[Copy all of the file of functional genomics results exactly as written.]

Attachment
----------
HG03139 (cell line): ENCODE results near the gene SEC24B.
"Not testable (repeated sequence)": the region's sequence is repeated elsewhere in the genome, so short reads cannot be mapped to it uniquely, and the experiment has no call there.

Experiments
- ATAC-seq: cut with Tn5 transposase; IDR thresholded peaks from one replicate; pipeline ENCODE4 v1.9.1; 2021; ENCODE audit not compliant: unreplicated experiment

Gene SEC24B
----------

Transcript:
HG03139 (cell line): ENCODE results near the gene SEC24B.
"Not testable (repeated sequence)": the region's sequence is repeated elsewhere in the genome, so short reads cannot be mapped to it uniquely, and the experiment has no call there.

Experiments
- ATAC-seq: cut with Tn5 transposase; IDR thresholded peaks from one replicate; pipeline ENCODE4 v1.9.1; 2021; ENCODE audit not compliant: unreplicated experiment

Gene SEC24B